Stand by Them: Show Your Support for Veterans During Suicide Prevention Month
Posted by Jason Hansman on September 20
September is national Suicide Prevention Month, an important reminder that you can make a difference in the life of a veteran every month and every day. IAVA is committed to ensuring that every veteran has access to critical mental health resources, especially in times of crisis. For this reason IAVA has partnered with the U.S. Department of Veterans Affairs (VA) Veteran Crisis Line to bring resources to events and to provide IAVA members with direct and immediate access to mental health professionals. Organizations and individuals across the country should take this moment to educate their communities about the signs of suicide risk and raise awareness about the free, confidential support available from the Veterans Crisis Line.
A critical step in preventing suicide is learning to recognize warning signs. Although many at-risk veterans may not show any signs of intent to harm themselves, there are behaviors that could indicate that a veteran needs support. In addition to talking about suicide or hurting oneself, some signs that a veteran may be at risk for suicide include engaging in risky behaviors, withdrawing from family and friends and feeling hopeless, anxious,and angry. To learn about additional signs that someone may be at risk, go to www.VeteransCrisisLine.net/SignsOfCrisis.
If a veteran you know exhibits any of these signs, trained professionals—many of them veterans themselves—at the Veterans Crisis Line can help. Just call 1-800-273-8255 and Press 1, chat online at www.VeteransCrisisLine.net/Chat, or text to 838255 for free, confidential support, 24 hours a day, seven days a week, 365 days a year.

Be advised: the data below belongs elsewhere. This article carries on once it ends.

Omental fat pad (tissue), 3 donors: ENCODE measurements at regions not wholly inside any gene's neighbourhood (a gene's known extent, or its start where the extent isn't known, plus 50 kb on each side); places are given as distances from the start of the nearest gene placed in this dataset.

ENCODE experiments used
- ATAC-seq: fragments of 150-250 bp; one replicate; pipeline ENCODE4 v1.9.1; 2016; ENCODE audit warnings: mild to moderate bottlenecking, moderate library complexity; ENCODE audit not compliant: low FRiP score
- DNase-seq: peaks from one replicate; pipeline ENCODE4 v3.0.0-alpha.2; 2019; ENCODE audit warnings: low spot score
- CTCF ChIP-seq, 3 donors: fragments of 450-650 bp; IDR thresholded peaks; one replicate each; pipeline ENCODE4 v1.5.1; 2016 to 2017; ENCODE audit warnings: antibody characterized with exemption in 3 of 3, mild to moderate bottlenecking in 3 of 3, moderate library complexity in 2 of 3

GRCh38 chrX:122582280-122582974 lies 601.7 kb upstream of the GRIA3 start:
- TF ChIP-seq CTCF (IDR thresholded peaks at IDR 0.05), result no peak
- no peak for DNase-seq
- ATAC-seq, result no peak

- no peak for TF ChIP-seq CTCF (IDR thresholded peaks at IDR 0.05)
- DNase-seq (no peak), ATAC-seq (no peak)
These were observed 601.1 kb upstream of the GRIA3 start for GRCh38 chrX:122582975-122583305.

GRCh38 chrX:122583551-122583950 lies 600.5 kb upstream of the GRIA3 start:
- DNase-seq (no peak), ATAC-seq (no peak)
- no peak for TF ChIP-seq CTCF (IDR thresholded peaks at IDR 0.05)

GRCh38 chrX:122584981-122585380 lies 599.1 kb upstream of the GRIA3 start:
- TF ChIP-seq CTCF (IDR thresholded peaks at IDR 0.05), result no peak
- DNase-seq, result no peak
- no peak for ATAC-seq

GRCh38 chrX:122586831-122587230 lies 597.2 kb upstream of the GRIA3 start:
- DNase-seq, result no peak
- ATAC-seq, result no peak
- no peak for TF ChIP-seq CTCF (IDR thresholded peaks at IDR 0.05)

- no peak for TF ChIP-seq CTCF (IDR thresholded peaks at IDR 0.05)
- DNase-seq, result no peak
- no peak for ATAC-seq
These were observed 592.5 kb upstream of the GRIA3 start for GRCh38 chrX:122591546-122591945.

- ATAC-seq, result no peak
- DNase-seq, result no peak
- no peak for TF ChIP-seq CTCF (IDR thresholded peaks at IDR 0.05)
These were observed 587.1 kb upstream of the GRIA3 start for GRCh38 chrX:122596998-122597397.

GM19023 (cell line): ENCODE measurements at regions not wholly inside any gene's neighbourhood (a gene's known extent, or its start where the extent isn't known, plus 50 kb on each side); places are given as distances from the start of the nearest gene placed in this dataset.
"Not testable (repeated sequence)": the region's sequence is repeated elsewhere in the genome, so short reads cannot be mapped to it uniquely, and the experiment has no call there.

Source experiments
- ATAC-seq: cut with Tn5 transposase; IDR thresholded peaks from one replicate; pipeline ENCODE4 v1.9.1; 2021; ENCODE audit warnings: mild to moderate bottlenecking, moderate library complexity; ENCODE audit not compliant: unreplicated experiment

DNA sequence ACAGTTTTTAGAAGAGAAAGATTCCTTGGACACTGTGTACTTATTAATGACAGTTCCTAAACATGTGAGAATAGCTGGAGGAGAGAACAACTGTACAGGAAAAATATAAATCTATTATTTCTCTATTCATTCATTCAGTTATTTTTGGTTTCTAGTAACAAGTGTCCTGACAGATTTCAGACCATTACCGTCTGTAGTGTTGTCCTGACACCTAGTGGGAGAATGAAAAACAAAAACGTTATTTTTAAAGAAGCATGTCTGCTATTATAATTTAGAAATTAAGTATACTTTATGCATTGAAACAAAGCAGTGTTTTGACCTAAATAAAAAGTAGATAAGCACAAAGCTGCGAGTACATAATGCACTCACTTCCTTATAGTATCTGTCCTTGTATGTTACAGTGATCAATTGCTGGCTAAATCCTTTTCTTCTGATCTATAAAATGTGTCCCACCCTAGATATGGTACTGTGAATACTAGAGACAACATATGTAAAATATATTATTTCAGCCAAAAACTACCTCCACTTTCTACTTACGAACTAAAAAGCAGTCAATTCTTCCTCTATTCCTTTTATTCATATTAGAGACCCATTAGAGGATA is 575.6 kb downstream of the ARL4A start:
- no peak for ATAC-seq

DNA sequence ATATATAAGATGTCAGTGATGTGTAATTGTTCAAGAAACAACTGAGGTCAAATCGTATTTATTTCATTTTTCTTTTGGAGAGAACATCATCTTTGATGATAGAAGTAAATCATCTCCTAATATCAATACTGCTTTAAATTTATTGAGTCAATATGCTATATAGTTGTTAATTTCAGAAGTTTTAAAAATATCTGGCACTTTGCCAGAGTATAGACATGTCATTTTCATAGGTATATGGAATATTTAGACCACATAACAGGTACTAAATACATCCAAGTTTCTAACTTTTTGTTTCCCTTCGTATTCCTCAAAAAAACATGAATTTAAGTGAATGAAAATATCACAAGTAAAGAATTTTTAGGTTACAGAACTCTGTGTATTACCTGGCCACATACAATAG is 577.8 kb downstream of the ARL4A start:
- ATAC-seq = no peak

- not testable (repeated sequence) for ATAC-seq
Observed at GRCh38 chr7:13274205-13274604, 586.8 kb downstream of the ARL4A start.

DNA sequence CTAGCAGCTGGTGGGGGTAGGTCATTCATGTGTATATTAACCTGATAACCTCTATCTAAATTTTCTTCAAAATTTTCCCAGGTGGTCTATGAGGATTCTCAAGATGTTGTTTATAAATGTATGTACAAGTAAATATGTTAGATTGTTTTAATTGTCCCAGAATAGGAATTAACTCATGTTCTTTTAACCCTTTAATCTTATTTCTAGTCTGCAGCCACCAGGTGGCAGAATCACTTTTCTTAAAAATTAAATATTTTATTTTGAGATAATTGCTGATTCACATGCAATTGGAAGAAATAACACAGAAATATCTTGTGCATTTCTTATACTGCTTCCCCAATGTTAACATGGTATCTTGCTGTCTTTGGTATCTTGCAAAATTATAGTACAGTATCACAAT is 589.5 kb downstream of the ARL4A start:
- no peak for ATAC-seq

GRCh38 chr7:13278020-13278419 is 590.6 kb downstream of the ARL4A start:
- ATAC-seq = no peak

Since its launch in 2007, the Veterans Crisis Line has answered more than 640,000 calls and made more than 23,000 life-saving rescues. In 2009, an anonymous online chat service was added, which has helped more than 50,000 people. In November 2011, the Veterans Crisis Line introduced a text messaging service to provide another way for veterans to connect with round-the-clock support. Qualified and caring VA responders are also able to provide referrals to local VA services and aid veterans in getting fast-tracked mental health care within VA.
Every American can help prevent veteran suicide. During Suicide Prevention Month, stand by our Veterans and their loved ones. Spread the word about the Veterans Crisis Line and help make sure that all veterans know that confidential support is only a call, click or text away. Go to www.VeteransCrisisLine.net/Pledge to take the Suicide Prevention Month pledge and learn how you can educate yourself and those around you about suicide risk and the Veterans Crisis Line.
You can also visit www.VeteransCrisisLine.net/SPMSupport to download free Suicide Prevention Month materials, including posters and flyers that you can print and distribute in your community; online ads in a variety of sizes and formats to display on your website; and, free, ready-to-go content for your Facebook page, Twitter feed, newsletters or other print materials.
Our veterans stood by us. Now let’s stand by them. Together, we can make sure they get the support they earned and deserve.
Visit www.VeteransCrisisLine.net to learn more.
To learn about additional warning signs of crisis, go to www.VeteransCrisisLine.net/SignsOfCrisis.
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